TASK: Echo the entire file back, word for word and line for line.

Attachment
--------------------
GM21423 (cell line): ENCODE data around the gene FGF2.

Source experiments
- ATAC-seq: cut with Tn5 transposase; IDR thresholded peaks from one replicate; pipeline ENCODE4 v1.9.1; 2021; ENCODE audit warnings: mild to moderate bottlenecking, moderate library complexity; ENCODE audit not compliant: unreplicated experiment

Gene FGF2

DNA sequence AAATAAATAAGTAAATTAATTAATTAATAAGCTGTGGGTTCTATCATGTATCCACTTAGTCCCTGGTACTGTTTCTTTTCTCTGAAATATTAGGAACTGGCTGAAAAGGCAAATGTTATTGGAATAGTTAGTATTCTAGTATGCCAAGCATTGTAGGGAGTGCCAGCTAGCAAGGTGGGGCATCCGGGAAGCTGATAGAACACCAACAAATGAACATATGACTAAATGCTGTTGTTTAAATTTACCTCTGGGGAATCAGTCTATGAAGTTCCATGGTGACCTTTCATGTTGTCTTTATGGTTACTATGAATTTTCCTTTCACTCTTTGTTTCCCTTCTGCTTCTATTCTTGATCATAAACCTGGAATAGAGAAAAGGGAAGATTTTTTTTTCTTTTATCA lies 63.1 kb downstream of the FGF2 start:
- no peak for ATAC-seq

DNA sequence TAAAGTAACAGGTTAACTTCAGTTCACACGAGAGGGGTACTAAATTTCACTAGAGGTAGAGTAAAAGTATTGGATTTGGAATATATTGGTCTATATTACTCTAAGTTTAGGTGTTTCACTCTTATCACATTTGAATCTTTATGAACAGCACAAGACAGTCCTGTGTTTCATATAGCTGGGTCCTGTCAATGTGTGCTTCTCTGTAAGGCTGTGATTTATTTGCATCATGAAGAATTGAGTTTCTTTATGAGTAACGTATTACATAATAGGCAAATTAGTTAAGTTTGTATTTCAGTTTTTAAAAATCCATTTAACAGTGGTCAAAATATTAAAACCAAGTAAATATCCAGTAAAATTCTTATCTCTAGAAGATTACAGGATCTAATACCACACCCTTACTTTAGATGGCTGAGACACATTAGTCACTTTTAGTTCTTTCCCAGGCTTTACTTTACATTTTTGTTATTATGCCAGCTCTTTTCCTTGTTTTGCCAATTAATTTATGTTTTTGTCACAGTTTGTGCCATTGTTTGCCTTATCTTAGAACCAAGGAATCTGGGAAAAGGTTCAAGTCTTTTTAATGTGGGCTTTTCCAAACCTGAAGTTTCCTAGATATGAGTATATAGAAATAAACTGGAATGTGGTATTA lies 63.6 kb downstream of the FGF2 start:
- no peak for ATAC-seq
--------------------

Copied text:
GM21423 (cell line): ENCODE data around the gene FGF2.

Source experiments
- ATAC-seq: cut with Tn5 transposase; IDR thresholded peaks from one replicate; pipeline ENCODE4 v1.9.1; 2021; ENCODE audit warnings: mild to moderate bottlenecking, moderate library complexity; ENCODE audit not compliant: unreplicated experiment

Gene FGF2

DNA sequence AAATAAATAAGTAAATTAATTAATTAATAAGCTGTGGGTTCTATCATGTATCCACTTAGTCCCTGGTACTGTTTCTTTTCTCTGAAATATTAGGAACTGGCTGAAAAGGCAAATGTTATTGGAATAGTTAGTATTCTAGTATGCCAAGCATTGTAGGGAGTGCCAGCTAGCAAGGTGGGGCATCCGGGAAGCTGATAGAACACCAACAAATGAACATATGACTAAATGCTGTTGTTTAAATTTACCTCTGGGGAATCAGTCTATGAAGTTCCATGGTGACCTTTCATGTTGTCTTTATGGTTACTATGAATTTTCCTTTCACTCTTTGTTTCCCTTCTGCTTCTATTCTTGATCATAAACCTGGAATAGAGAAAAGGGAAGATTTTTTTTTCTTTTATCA lies 63.1 kb downstream of the FGF2 start:
- no peak for ATAC-seq

DNA sequence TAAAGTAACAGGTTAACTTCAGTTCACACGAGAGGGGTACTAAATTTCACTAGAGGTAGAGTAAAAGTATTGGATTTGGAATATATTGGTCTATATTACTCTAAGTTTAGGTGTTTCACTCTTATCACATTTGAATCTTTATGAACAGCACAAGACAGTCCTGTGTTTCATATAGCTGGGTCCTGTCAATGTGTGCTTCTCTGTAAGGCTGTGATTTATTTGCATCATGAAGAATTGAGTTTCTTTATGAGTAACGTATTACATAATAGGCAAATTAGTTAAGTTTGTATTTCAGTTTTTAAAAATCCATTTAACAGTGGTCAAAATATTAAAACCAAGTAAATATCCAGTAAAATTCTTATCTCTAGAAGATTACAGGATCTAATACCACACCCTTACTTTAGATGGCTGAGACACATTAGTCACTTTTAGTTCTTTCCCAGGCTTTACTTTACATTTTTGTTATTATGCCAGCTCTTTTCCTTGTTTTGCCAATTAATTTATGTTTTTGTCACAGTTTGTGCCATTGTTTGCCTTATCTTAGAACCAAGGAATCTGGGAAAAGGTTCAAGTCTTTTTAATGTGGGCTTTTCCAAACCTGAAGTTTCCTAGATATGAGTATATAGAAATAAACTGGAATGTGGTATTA lies 63.6 kb downstream of the FGF2 start:
- no peak for ATAC-seq